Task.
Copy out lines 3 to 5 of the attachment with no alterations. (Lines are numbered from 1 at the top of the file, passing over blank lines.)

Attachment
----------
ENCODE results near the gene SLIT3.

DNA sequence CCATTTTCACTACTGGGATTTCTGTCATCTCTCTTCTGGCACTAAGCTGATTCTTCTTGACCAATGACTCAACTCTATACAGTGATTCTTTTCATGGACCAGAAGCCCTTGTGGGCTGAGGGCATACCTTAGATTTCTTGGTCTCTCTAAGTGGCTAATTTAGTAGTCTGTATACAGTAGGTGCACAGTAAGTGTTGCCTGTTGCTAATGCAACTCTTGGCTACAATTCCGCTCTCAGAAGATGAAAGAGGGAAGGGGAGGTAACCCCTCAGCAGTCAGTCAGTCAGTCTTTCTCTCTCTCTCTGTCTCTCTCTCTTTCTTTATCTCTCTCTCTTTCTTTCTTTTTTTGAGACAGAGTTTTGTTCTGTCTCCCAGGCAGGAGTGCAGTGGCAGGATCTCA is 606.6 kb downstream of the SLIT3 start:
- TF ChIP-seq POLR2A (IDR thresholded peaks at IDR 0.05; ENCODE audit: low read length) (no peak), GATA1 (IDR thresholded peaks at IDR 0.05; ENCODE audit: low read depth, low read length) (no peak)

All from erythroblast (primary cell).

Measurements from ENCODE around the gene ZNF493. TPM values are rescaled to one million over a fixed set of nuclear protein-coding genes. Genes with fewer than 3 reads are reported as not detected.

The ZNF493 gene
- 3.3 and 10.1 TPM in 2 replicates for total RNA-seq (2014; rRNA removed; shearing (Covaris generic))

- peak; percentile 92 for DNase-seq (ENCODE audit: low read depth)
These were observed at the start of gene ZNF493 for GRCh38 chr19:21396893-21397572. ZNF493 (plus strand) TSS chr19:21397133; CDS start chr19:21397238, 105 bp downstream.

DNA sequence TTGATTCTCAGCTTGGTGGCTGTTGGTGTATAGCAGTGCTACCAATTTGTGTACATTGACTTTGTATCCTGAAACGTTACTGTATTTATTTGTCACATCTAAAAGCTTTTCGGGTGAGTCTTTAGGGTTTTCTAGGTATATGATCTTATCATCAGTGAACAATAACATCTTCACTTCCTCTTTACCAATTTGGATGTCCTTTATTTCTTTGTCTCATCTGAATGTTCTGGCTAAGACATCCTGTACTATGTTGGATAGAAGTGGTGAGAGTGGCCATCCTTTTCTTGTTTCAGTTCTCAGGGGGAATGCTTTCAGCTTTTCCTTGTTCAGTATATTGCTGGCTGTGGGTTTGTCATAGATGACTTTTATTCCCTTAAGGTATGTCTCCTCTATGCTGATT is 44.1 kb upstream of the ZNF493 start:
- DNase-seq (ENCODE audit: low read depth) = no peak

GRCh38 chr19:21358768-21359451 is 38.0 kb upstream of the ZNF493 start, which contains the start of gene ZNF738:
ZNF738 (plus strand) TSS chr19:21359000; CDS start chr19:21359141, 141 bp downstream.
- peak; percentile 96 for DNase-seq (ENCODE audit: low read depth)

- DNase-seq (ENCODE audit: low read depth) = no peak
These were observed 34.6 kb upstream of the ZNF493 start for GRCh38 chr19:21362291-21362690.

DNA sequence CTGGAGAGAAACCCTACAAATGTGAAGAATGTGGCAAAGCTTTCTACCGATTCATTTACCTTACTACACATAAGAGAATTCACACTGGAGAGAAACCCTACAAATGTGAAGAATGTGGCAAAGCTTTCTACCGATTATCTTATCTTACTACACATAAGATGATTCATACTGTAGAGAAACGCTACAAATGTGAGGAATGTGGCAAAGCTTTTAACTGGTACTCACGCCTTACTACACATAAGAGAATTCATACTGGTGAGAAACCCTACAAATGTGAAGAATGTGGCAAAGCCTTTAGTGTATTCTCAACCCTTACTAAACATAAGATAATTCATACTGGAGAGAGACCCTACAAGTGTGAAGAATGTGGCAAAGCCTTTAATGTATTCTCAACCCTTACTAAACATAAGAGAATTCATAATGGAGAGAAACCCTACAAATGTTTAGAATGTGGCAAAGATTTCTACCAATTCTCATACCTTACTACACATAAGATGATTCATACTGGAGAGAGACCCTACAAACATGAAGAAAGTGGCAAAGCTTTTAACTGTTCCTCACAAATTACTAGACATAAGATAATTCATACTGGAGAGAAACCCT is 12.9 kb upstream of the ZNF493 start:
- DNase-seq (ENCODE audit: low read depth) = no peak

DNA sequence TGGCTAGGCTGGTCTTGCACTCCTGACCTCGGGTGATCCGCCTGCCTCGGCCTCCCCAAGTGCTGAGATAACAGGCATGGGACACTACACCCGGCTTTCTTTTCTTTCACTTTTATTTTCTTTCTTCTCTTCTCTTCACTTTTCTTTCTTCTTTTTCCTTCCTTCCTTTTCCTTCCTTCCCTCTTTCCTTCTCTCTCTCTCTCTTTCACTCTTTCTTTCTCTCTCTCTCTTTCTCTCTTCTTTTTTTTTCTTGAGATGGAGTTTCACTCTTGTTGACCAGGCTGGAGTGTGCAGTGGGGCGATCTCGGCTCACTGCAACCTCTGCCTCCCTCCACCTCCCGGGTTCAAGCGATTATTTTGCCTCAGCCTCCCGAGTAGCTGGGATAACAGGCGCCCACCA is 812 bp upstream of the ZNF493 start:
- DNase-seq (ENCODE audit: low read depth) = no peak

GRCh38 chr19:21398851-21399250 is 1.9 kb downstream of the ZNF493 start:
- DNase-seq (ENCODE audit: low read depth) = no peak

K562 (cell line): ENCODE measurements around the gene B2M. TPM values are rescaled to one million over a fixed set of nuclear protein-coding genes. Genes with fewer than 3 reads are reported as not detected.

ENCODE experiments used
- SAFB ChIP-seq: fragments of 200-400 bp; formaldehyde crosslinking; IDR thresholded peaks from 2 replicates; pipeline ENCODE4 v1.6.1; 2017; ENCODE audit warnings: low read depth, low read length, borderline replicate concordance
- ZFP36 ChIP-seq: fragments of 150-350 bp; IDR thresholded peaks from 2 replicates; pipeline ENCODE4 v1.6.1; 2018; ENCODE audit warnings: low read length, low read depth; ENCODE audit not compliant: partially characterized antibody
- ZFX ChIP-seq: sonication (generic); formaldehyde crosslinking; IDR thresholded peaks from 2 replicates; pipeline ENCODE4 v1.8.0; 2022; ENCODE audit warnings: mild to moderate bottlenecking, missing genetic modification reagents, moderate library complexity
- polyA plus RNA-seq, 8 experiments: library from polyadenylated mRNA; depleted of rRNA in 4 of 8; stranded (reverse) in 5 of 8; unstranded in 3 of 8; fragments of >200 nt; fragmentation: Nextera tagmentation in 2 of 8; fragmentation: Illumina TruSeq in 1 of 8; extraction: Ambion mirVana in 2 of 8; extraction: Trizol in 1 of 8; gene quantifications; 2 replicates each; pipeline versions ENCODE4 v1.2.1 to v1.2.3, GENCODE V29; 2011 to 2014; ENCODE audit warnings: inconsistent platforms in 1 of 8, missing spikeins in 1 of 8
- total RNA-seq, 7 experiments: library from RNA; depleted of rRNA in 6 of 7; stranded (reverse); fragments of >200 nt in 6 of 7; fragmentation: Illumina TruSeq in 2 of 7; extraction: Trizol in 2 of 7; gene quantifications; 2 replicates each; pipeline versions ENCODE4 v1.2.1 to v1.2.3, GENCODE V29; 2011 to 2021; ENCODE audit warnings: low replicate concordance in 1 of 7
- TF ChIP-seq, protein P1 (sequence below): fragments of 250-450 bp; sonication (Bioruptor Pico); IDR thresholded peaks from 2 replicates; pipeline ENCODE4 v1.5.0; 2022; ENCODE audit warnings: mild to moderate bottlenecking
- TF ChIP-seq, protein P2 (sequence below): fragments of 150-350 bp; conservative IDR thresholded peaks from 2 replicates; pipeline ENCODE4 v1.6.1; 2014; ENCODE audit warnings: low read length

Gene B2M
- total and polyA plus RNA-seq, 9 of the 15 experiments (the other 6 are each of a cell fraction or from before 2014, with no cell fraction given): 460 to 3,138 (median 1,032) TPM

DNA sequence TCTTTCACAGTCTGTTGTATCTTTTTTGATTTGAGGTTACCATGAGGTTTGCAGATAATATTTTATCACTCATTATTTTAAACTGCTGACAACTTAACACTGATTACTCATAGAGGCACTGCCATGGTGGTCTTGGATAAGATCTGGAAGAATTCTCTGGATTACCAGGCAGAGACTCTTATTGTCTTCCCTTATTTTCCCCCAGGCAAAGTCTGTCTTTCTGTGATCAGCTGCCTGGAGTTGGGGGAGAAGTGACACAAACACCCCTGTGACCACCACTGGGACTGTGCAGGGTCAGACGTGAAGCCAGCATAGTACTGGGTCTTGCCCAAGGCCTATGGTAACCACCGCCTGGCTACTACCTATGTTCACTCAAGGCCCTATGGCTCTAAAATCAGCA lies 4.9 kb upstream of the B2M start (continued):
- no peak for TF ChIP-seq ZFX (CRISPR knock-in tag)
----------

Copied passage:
- TF ChIP-seq POLR2A (IDR thresholded peaks at IDR 0.05; ENCODE audit: low read length) (no peak), GATA1 (IDR thresholded peaks at IDR 0.05; ENCODE audit: low read depth, low read length) (no peak)

All from erythroblast (primary cell).

Measurements from ENCODE around the gene ZNF493. TPM values are rescaled to one million over a fixed set of nuclear protein-coding genes. Genes with fewer than 3 reads are reported as not detected.